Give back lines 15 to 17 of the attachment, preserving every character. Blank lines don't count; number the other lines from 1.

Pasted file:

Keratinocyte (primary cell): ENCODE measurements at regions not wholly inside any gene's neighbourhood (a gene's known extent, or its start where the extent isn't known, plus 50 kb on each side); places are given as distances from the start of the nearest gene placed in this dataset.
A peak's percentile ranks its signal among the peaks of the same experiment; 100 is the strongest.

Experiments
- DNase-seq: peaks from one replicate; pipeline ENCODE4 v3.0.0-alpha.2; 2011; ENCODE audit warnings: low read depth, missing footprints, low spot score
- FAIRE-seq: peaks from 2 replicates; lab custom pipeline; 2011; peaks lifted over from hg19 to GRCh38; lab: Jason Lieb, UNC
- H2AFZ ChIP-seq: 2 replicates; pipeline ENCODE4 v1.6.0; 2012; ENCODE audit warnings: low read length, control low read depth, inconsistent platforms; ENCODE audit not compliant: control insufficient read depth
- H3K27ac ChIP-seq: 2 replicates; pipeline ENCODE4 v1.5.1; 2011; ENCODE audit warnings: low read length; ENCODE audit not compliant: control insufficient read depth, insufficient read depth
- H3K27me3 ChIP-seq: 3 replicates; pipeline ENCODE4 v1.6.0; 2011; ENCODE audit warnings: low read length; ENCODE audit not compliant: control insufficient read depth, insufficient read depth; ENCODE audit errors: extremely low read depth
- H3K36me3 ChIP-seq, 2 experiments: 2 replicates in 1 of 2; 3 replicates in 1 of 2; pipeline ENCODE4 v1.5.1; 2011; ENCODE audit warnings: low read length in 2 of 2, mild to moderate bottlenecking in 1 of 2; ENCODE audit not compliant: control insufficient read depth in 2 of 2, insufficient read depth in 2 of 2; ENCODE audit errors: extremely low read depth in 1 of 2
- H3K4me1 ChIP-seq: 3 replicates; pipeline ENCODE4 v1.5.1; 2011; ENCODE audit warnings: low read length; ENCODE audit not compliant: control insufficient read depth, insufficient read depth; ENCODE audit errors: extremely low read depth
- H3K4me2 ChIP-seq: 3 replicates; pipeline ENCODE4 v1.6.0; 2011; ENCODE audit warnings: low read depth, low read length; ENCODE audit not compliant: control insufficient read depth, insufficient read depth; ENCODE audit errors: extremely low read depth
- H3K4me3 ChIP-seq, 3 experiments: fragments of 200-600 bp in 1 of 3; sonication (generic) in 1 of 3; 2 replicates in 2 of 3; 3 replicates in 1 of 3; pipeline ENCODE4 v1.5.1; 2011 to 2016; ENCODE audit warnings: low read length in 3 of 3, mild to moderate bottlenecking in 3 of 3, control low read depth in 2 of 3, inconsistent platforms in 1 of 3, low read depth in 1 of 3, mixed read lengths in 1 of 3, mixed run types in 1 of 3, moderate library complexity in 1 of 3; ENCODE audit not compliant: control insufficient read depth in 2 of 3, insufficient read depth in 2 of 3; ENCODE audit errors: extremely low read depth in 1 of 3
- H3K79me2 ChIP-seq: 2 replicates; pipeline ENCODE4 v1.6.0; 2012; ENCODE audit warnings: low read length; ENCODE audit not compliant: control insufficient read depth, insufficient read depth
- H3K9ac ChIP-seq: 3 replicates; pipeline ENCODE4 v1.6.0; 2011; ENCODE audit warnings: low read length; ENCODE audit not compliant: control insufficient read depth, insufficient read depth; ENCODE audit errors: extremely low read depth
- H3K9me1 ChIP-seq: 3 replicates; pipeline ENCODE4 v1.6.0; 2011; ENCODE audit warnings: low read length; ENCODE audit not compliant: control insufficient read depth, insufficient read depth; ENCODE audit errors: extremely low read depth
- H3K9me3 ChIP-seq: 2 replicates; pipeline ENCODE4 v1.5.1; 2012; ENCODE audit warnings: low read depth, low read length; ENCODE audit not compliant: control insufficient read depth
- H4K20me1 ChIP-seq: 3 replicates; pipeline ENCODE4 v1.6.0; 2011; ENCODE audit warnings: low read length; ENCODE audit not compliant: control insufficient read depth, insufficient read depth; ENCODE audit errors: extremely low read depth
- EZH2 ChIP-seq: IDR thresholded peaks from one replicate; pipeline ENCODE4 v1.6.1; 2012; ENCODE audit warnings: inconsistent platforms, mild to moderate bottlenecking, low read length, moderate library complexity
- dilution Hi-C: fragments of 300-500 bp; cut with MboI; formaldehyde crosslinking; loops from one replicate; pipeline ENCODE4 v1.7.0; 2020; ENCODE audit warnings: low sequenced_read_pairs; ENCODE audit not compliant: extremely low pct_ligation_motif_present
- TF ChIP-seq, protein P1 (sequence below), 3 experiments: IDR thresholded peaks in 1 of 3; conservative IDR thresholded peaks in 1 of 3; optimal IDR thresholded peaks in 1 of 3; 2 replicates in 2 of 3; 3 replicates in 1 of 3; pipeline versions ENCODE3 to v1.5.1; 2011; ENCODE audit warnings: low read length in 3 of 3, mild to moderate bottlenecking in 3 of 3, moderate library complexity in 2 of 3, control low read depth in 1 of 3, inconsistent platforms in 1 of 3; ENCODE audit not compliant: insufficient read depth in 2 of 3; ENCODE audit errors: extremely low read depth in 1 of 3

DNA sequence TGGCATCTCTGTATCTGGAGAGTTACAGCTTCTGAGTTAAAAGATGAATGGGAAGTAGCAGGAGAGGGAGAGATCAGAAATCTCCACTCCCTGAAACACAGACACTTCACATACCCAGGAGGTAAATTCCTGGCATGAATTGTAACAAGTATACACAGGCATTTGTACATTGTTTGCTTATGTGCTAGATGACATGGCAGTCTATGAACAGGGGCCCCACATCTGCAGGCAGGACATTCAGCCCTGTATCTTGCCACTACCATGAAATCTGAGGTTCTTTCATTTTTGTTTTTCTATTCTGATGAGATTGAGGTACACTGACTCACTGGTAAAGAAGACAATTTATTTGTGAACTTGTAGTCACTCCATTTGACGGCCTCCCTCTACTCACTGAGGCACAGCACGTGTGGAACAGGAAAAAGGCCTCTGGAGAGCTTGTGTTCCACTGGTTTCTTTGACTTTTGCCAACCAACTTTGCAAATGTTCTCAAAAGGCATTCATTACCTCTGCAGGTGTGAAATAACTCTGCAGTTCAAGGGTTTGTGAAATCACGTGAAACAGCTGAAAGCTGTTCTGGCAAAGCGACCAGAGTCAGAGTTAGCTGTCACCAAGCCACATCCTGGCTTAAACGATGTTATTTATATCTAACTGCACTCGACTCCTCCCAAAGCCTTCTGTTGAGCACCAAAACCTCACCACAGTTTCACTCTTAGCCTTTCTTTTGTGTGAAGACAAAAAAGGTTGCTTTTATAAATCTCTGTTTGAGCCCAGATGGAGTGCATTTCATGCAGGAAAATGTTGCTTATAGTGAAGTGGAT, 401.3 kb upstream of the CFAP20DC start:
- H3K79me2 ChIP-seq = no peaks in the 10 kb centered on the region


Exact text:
- H3K9me1 ChIP-seq: 3 replicates; pipeline ENCODE4 v1.6.0; 2011; ENCODE audit warnings: low read length; ENCODE audit not compliant: control insufficient read depth, insufficient read depth; ENCODE audit errors: extremely low read depth
- H3K9me3 ChIP-seq: 2 replicates; pipeline ENCODE4 v1.5.1; 2012; ENCODE audit warnings: low read depth, low read length; ENCODE audit not compliant: control insufficient read depth
- H4K20me1 ChIP-seq: 3 replicates; pipeline ENCODE4 v1.6.0; 2011; ENCODE audit warnings: low read length; ENCODE audit not compliant: control insufficient read depth, insufficient read depth; ENCODE audit errors: extremely low read depth